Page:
Grim news for alcoholics:
Some studies have found a nearly five-fold greater risk of death for alcoholics compared to people without drinking problems, Timko and her colleagues note in the medical journal Alcoholism: Clinical and Experimental Research. However, it’s not clear whether getting help early might reduce this risk.
To investigate, the team followed up on 628 people who had entered treatment 16 years previously.
Sixty-eight percent had died of alcohol-related causes in that time. Overall, the researchers found, study participants were 40% more likely to die over the course of follow-up than would have been expected in the general population.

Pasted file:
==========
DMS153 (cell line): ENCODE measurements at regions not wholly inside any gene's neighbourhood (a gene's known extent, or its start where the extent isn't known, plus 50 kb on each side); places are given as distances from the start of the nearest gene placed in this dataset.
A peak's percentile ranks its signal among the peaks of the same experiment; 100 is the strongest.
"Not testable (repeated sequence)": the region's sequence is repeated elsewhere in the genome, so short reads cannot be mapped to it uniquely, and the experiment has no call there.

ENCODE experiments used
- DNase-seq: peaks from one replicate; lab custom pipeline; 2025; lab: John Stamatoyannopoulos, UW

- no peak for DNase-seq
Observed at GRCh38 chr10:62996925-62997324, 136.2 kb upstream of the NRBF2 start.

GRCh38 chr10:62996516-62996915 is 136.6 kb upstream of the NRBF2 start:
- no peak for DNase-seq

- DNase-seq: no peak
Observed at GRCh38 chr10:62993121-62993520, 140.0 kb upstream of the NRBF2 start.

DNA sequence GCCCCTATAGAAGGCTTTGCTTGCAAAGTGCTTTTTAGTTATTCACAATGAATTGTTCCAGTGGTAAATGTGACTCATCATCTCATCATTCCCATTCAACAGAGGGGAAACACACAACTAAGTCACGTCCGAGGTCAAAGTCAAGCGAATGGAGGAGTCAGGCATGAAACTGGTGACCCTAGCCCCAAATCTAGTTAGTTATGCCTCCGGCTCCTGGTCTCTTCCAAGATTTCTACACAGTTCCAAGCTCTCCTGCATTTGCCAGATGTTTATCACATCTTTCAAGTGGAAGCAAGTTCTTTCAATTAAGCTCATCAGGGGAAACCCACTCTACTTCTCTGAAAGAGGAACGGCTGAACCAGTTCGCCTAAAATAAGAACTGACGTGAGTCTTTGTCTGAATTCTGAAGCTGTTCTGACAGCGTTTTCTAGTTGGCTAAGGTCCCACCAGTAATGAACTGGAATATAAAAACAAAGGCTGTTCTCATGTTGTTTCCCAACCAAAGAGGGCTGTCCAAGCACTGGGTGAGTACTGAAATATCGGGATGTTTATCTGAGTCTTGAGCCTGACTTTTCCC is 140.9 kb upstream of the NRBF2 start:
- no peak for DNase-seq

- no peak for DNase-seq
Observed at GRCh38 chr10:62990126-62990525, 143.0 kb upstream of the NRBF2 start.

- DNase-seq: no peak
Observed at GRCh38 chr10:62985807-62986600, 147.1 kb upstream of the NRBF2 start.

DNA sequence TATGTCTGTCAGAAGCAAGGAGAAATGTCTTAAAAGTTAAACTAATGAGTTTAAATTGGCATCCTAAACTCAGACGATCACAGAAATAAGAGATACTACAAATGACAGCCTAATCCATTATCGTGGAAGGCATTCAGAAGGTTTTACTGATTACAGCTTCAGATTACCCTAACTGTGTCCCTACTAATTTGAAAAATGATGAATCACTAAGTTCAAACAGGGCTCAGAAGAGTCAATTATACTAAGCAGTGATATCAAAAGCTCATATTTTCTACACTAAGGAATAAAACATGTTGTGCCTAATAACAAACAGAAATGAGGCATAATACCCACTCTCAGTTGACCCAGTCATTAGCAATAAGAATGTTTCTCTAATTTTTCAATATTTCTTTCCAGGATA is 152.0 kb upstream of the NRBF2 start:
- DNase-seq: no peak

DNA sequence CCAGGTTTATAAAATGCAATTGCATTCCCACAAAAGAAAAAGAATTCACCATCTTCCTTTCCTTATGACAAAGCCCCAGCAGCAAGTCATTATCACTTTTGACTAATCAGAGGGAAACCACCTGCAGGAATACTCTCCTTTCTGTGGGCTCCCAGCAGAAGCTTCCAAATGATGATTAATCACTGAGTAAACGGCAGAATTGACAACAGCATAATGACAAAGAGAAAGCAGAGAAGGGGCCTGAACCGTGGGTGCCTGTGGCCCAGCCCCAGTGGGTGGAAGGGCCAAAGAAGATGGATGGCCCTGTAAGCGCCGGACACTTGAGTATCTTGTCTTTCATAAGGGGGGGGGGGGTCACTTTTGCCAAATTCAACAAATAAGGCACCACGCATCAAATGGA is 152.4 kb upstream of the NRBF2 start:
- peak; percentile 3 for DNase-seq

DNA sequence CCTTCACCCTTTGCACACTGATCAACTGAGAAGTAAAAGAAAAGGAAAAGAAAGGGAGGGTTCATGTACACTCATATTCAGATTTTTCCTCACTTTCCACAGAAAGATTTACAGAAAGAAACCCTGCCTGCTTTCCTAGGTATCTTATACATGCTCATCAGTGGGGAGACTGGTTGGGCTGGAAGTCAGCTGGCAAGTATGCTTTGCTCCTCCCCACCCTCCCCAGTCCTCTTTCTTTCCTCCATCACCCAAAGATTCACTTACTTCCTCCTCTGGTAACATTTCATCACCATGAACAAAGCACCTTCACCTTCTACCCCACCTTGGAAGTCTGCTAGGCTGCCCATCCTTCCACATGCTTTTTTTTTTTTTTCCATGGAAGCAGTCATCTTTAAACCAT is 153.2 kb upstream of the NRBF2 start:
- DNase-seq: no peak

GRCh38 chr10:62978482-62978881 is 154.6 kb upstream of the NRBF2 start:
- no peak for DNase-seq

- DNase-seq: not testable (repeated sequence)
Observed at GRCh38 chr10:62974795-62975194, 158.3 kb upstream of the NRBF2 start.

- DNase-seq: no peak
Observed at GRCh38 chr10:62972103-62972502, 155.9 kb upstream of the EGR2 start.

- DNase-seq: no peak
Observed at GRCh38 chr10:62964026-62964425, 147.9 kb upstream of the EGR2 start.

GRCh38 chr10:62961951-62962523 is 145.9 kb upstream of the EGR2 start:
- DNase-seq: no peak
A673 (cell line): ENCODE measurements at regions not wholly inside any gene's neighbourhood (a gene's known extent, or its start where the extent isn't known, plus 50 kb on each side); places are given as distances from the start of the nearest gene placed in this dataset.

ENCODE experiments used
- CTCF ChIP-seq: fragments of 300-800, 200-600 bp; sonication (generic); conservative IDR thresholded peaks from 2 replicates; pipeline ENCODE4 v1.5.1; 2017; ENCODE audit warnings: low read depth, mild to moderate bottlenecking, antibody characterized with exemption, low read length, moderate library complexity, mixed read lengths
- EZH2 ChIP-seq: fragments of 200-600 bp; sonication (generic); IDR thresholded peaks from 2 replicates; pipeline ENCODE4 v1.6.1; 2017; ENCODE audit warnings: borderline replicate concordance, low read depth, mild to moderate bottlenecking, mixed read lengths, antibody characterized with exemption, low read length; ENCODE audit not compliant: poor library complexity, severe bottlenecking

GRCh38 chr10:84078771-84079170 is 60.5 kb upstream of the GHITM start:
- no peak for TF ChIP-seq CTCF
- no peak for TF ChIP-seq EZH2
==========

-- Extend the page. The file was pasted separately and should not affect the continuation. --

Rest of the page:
Older people, those with more symptoms of alcohol dependence, and those who were unmarried had an even greater mortality risk.
But, there’s good news for those who stick with treatment:
Among those who were not drinking one year after they started treatment, the likelihood of dying was much lower, the researchers found. Risk of death also was reduced for those who spent eight weeks or longer in outpatient treatment during that year and also did not have drinking problems at one year. Spending more than four months attending Alcoholics Anonymous meetings, along with better drinking outcomes at one year, also cut death risk.